35 Then James and John, the sons of Zebedee, came to him. “Teacher,” they said, “we want you to do for us whatever we ask.”
36 “What do you want me to do for you?” he asked.
37 They replied, “Let one of us sit at your right and the other at your left in your glory.”
38 “You don’t know what you are asking,” Jesus said. “Can you drink the cup I drink or be baptized with the baptism I am baptized with?”
39 “We can,” they answered.
Jesus said to them, “You will drink the cup I drink and be baptized with the baptism I am baptized with, 40 but to sit at my right or left is not for me to grant. These places belong to those for whom they have been prepared.”
41 When the ten heard about this, they became indignant with James and John. 42 Jesus called them together and said, “You know that those who are regarded as rulers of the Gentiles lord it over them, and their high officials exercise authority over them. 43 Not so with you. Instead, whoever wants to become great among you must be your servant, 44 and whoever wants to be first must be slave of all. 45 For even the Son of Man did not come to be served, but to serve, and to give his life as a ransom for many.”
(Mark 10:35-45 NIV)
Yesterday, Jesus had just told His disciples about His upcoming arrest, mistreatment, death, and resurrection. This was the third prophecy Jesus made about His death and resurrection (see 8:31 and 9:31, as we noted yesterday).
Remember what happened after the second prophecy? The disciples were arguing about who was greatest among them (9:33-35). Jesus had to bring the disciples together and teach them, using a small child in their midst to illustrate how we must come before the kingdom of God with no merit of our own, humbly seeking the Lord and His mercy.
Today’s passage is almost identical in substance to 9:33-35. Once again, there is a vying for position and power in Jesus’ coming kingdom. James and John, the sons of Zebedee, come to Jesus and ask for positions of honor when Jesus takes up His reign as Messiah.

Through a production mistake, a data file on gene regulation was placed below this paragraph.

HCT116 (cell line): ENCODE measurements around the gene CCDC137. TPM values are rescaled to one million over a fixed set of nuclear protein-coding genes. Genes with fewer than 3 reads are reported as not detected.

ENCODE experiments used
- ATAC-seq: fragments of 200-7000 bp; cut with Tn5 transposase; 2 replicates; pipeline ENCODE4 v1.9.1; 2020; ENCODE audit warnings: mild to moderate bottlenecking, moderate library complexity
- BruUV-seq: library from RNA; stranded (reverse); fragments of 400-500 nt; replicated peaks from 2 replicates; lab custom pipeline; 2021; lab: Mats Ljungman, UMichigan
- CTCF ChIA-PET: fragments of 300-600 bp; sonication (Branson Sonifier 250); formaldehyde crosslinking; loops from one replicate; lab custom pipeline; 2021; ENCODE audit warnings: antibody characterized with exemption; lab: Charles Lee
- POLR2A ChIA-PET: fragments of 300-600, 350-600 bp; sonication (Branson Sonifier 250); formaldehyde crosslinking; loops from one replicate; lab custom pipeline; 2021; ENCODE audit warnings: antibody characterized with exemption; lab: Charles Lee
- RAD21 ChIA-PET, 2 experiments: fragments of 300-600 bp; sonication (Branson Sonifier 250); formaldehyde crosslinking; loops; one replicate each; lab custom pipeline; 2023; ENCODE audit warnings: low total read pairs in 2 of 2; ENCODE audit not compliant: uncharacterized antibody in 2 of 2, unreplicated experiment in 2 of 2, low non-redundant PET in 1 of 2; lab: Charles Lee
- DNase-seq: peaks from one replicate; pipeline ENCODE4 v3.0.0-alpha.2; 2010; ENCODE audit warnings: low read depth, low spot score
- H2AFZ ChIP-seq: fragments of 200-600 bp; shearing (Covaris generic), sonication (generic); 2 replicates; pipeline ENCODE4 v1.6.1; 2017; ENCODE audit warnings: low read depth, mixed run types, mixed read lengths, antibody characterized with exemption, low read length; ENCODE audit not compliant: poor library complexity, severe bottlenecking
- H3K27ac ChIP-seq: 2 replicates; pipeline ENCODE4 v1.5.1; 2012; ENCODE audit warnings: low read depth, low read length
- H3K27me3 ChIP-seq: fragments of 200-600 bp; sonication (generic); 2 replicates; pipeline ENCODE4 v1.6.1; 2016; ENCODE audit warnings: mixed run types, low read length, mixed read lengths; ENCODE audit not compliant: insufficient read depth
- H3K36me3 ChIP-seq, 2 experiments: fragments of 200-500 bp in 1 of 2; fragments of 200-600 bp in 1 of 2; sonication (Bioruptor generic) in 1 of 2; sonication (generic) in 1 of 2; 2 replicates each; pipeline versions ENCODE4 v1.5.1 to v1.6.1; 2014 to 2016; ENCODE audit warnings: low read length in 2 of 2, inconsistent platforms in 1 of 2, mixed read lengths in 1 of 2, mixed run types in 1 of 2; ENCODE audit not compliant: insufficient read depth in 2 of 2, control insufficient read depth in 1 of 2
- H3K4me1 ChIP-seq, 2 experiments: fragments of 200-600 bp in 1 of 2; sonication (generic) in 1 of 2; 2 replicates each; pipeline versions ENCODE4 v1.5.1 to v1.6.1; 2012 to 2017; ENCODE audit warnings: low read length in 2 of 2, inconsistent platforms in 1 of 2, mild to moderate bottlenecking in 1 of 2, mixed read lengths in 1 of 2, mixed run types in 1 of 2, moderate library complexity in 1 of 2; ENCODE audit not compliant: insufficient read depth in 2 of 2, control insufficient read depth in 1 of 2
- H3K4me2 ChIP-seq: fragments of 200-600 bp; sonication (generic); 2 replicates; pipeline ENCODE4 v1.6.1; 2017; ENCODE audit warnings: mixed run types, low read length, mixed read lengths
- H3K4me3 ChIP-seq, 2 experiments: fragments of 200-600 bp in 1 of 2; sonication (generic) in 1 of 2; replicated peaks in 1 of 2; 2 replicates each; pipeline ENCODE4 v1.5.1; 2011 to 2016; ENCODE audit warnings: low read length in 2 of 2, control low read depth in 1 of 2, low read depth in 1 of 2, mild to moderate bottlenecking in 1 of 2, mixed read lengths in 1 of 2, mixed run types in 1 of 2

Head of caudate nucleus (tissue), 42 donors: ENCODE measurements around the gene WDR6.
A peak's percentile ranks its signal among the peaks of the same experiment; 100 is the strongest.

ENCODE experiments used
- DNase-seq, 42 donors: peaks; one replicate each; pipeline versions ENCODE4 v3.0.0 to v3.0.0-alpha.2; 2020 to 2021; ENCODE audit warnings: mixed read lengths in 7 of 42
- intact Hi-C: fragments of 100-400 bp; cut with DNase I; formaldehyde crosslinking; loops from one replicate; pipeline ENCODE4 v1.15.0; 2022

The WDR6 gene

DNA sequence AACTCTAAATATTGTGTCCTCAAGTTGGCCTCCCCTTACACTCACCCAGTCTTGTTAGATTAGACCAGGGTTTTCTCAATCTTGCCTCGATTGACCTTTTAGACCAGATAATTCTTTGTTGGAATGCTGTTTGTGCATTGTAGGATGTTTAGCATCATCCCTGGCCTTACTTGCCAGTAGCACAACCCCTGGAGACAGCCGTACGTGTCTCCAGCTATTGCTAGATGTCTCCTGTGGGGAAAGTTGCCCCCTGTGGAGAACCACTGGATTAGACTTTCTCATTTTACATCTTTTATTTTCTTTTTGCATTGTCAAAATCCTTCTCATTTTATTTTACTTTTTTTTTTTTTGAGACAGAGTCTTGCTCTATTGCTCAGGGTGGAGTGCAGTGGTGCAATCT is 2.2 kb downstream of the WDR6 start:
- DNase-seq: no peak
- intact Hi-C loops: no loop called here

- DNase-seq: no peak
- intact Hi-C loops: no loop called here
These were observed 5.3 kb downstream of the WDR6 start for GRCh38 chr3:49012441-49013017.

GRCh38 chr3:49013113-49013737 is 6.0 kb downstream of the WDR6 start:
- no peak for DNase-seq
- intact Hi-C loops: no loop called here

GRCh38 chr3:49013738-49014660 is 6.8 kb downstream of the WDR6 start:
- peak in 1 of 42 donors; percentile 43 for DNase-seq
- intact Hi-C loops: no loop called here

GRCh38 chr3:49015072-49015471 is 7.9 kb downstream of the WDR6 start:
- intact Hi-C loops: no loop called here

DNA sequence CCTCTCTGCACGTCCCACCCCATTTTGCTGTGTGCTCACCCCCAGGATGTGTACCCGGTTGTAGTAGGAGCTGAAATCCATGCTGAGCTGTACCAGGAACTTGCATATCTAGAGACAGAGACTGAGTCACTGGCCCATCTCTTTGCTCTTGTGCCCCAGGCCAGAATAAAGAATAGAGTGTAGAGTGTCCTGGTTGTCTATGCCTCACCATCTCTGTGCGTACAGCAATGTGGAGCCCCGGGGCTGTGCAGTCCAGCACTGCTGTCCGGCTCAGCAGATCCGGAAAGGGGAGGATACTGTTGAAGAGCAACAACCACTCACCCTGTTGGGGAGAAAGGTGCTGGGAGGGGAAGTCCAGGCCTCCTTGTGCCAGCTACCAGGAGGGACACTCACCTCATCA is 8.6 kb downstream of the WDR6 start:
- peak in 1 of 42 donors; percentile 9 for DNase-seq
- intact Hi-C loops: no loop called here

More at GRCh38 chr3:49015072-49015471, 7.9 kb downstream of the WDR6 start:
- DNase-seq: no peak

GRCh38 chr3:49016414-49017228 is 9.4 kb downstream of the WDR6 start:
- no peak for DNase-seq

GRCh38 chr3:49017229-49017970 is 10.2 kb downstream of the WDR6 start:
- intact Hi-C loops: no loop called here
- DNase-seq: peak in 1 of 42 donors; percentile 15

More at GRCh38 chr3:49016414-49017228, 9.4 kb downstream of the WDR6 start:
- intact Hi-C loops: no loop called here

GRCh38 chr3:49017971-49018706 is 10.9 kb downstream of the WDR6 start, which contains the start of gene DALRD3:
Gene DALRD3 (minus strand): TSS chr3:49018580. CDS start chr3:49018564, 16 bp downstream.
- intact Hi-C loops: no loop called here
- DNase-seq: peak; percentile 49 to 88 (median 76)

In Jesus’ day, the position to the right of a ruler was reserved for a position of honor, and the position to the left of a ruler was reserved for a trusted friend and advisor. These were the number two and number three ranking positions in a king’s reign.
The disciples had clearly heard the end result of Jesus’ three prophecies – His resurrection – which in their minds triggered the beginning of Messiah’s reign, the restoration of God’s kingdom, and the freedom of Israel.
However, one thing the disciples ignored – the suffering that must come before the glory. Jesus had talked about this, yet the disciples were focused on their own advancement, not on the path that must be walked beforehand.
In verse 38, Jesus says, “You don’t know what you are asking”. Jesus then asks them a question, with an implied negative response. When Jesus asked about the cup and the baptism, this was not literal, but figurative language. The cup represented God’s wrath or punishment poured out on the sins of mankind; baptism (in this context) represented God’s judgment of the sins of mankind.
Again, James and John (along with the rest of the disciples) didn’t understand what Jesus was asking them; they discounted the suffering part and were totally focused on the glory to come and the possibility to reign with Christ. James and John answer Jesus’ question in the affirmative; yes, they are willing to drink the from the same cup and be baptized like Jesus.
Jesus replies that they will both drink from His cup and be baptized as He will be, but the seats of honor are not His to assign. The seats of honor are up to the Father, not Jesus.
When the other disciples learn of James and John’s request, they became indignant toward James and John. They were mad, not because they thought the question was selfish or poorly timed (both of which were true). The other disciples were upset because James and John had beaten them to the punch and had asked first.
Jesus sees what is going on here, and pulls the disciples together to teach them again about greatness and unity. Jesus knows that they will not survive after He leaves if they are constantly fighting among themselves for power and control.
In verses 42 – 45, Jesus flips the entire economy of power and control on its head:
- To be great, we must become the lowest servant
- To be first, we must be last
- (Jesus speaking) Look at my life and follow My example – I did not come to be served, but to serve, and give My life as a ransom for many.
Jesus ultimately granted James and John’s request to drink from His cup and be baptized with His baptism. James was the first apostle to be killed for His association with Jesus; John endured much persecution in his life and was the last apostle to die. Together, they formed the “bookends” of life and death, of persecution and experiencing Jesus’ life of suffering first-hand among the apostles.
May we take Jesus’ words as our own and practice them daily in our minds, our hearts, in our families, our work, and our communities.
May we live for His glory, not our own, and remember that suffering is part of the journey in our walk with Jesus. The glory is yet to come when we see Him face to face.